Roberta Flack Reveals ALS Diagnosis, Says She Can No Longer Sing

Roberta Flack, the soulful voice behind the hits “Killing Me Softly With His Song” and “The First Time Ever I Saw Your Face,” has been diagnosed with ALS, aka Lou Gehrig’s Disease. The artist, who is 85 and survived a stroke in 2016, can no longer sing and has trouble speaking as a result of the disease, according to Flack’s rep.

“It will take a lot more than ALS to silence this icon,” the rep said, adding that Flack intends to stay active in musical and creative endeavors.

Flack, nevertheless, is still supporting a documentary about her life, Roberta, which will get a wide screening via PBS on Jan. 24 as part of the network’s American Masters series.

Roberta examines Flack’s artistry: her lyrics and themes, the way she blended classical and soul music into her own songs. Filmmaker Antonino D’Ambrosio, whose credits include the Clash doc Let Fury have the Hour and Johnny Cash film We’re Still Here, directed the picture, which will feature commentary from as-yet-unnamed contemporary artists Flack inspired.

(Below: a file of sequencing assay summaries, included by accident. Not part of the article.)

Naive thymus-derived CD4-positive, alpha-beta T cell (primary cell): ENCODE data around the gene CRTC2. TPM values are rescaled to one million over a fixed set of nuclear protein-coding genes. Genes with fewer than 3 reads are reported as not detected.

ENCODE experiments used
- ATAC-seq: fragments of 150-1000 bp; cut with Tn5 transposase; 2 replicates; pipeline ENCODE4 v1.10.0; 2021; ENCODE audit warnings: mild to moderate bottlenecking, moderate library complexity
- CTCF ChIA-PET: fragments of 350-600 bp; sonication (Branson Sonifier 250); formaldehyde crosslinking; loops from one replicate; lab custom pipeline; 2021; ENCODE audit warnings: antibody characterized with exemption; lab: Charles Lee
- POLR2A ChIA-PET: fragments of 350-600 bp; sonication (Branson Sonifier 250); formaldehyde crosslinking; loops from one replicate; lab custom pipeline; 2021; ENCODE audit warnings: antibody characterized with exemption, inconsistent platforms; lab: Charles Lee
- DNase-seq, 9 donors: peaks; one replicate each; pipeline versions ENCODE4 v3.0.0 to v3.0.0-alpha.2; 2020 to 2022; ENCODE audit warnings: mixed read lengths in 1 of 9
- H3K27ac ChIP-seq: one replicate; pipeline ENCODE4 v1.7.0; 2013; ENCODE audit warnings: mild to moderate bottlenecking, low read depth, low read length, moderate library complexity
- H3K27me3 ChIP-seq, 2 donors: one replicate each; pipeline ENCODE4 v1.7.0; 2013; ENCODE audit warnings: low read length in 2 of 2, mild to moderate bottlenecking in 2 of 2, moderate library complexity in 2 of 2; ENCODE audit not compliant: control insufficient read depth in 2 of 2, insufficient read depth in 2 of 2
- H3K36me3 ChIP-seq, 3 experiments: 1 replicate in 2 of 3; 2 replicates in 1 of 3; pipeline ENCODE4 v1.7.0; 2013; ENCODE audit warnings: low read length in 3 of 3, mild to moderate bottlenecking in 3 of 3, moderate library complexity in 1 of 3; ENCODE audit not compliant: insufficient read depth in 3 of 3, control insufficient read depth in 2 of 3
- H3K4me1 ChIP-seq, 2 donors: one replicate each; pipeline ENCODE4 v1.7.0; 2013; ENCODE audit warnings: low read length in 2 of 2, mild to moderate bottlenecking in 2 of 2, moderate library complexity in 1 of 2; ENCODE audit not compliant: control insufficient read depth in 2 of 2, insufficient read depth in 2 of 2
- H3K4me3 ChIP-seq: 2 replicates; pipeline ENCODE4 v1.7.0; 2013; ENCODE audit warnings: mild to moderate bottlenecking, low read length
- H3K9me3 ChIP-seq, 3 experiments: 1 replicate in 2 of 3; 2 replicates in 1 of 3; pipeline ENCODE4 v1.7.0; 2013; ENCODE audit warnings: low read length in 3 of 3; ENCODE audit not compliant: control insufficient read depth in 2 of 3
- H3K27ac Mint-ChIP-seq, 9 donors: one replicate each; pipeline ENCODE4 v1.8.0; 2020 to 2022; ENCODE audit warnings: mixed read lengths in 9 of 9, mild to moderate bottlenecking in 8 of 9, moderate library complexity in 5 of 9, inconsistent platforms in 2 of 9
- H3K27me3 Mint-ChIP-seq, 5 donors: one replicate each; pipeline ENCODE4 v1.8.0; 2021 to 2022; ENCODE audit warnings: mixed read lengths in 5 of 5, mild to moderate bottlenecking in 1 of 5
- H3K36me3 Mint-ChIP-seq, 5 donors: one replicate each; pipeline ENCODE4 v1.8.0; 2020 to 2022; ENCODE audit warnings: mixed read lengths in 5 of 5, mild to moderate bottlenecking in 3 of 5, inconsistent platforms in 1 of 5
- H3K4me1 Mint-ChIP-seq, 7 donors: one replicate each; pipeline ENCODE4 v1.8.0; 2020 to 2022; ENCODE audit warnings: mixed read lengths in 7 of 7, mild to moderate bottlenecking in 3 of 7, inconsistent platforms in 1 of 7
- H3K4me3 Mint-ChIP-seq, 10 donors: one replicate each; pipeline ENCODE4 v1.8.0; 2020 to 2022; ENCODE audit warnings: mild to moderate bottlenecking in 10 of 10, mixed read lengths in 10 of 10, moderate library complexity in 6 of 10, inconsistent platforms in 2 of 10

A reissue of Flack’s Killing Me Softly album is also due out next year.

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She also has a children’s book she co-wrote with author Hayden Goodman, The Green Piano: How Little Me Found Music, coming out on Jan. 10. “I have long dreamed of telling my story to children about that first green piano that my father got for me from the junkyard in the hope that they would be inspired to reach for their dreams,” Flack said in a statement. “I want them to know that dreams can come true with persistence, encouragement from family and friends, and most of all belief in yourself.”

In 2018, Flack described the importance of music to her in an Associated Press interview. “I could sing any number of songs that I’ve recorded through the years, easily, I could sing them, but I’m going to pick those songs that move me,” Flack said of a then-upcoming performance. “Now that’s hard to do. To be moved, to be moved constantly by your own songs. You need it to be in tune with them, and I don’t mean in tune musically, but I mean in tune with the lyrics of the songs, with the words of the songs, and with the meaning. You need to be in tune with all of that, and that takes a little bit of doing.”

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